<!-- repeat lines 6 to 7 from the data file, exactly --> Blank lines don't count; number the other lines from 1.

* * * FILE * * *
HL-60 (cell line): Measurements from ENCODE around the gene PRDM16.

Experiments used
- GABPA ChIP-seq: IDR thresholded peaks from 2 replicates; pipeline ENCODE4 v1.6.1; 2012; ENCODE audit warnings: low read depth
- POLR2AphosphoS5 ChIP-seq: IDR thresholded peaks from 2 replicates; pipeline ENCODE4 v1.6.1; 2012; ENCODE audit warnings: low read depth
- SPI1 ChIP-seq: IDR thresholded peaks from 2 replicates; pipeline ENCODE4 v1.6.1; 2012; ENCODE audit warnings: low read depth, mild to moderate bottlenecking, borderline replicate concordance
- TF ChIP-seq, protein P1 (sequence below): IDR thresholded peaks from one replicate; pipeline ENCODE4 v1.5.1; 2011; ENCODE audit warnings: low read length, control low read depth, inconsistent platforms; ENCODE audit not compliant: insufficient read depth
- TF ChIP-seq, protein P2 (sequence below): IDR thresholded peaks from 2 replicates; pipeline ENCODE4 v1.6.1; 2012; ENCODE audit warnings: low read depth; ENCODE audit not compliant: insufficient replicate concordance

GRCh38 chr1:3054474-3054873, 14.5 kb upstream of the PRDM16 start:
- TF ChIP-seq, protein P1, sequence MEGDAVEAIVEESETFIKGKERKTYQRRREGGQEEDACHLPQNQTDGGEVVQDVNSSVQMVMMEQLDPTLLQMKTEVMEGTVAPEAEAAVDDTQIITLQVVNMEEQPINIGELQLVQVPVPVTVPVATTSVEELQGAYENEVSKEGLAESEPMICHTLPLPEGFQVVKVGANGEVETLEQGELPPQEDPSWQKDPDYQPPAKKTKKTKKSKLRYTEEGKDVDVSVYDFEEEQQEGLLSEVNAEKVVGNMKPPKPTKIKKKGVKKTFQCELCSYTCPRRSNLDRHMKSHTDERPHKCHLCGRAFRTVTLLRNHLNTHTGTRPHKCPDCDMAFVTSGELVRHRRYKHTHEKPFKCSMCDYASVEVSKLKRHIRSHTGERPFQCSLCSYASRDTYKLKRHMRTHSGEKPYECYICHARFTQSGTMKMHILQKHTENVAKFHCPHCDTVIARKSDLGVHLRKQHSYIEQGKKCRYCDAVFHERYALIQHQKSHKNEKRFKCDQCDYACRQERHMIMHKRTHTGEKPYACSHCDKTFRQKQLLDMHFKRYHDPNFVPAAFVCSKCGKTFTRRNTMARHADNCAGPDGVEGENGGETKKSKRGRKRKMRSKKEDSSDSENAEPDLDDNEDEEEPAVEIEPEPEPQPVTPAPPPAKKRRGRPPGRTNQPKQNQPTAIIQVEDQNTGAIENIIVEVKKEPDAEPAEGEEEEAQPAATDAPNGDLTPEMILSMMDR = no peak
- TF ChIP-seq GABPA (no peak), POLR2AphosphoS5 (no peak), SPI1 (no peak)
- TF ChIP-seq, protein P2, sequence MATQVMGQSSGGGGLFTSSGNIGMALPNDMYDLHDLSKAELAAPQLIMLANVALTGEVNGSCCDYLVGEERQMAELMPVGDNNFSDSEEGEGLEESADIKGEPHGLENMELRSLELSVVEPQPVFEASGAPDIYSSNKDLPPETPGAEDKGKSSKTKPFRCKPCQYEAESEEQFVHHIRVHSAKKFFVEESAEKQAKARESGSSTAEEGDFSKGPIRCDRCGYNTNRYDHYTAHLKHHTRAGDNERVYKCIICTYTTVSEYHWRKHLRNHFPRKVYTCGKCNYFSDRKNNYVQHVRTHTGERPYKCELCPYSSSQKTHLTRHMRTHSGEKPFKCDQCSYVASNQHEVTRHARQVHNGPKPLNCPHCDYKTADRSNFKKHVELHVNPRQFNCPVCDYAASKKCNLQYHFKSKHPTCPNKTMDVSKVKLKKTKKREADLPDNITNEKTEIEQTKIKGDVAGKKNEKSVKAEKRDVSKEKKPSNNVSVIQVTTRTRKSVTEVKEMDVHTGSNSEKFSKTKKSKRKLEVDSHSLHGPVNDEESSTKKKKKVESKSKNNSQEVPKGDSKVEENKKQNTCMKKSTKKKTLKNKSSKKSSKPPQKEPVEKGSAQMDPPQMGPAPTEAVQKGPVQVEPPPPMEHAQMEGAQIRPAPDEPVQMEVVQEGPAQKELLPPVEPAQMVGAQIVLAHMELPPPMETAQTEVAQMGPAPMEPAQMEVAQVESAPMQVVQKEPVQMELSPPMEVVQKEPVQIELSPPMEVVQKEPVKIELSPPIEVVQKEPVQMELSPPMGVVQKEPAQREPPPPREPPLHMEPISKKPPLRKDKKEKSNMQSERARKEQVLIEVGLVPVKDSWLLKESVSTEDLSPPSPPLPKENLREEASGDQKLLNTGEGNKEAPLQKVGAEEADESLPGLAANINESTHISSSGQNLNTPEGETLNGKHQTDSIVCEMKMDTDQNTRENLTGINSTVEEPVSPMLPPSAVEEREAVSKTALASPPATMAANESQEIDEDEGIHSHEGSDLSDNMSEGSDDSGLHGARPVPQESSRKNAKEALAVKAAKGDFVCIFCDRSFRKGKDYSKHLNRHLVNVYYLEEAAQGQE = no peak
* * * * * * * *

- TF ChIP-seq, protein P1 (sequence below): IDR thresholded peaks from one replicate; pipeline ENCODE4 v1.5.1; 2011; ENCODE audit warnings: low read length, control low read depth, inconsistent platforms; ENCODE audit not compliant: insufficient read depth
- TF ChIP-seq, protein P2 (sequence below): IDR thresholded peaks from 2 replicates; pipeline ENCODE4 v1.6.1; 2012; ENCODE audit warnings: low read depth; ENCODE audit not compliant: insufficient replicate concordance